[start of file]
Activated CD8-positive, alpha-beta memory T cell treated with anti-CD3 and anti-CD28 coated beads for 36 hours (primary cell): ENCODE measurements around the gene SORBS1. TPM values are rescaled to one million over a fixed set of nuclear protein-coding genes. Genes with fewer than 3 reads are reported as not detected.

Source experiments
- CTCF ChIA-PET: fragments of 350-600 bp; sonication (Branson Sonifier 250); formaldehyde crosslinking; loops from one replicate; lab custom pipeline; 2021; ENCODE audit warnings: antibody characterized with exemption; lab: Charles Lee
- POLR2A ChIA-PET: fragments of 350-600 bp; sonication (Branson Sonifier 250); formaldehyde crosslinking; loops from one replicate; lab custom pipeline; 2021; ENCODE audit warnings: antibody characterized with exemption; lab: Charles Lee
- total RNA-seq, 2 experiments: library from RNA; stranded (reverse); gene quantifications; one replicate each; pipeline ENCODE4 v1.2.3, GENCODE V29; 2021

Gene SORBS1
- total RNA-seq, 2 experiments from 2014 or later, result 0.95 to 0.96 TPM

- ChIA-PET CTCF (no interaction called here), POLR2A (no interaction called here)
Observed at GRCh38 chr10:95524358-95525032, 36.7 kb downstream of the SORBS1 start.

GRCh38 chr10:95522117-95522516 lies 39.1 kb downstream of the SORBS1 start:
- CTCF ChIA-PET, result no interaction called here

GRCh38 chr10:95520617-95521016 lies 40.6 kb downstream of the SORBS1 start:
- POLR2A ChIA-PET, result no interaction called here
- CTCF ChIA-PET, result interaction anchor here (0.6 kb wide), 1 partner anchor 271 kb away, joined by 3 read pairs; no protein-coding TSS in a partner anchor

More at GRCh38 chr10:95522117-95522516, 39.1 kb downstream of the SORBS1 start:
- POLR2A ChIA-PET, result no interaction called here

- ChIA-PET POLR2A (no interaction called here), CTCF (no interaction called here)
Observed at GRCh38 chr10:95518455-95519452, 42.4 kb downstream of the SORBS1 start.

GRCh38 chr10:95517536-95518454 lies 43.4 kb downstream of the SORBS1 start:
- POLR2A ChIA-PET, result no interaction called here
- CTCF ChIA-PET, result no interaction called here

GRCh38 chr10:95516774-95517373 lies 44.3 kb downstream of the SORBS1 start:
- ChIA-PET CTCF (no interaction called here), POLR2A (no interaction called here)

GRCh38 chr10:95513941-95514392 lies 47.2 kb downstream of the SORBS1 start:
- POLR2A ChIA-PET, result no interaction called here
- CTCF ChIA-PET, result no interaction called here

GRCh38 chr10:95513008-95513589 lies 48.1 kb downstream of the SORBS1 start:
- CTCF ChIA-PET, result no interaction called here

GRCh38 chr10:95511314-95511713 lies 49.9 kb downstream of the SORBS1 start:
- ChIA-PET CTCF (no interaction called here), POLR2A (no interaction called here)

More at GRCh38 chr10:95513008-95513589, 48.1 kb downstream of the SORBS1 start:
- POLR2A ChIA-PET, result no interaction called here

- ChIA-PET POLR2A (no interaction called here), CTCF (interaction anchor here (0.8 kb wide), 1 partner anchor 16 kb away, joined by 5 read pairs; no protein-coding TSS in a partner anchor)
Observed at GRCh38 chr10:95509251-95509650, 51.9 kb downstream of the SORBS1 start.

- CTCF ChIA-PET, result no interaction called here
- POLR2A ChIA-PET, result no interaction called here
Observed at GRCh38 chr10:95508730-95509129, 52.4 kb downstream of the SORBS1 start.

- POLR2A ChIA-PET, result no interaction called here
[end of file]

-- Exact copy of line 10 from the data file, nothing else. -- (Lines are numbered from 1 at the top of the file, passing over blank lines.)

GRCh38 chr10:95522117-95522516 lies 39.1 kb downstream of the SORBS1 start: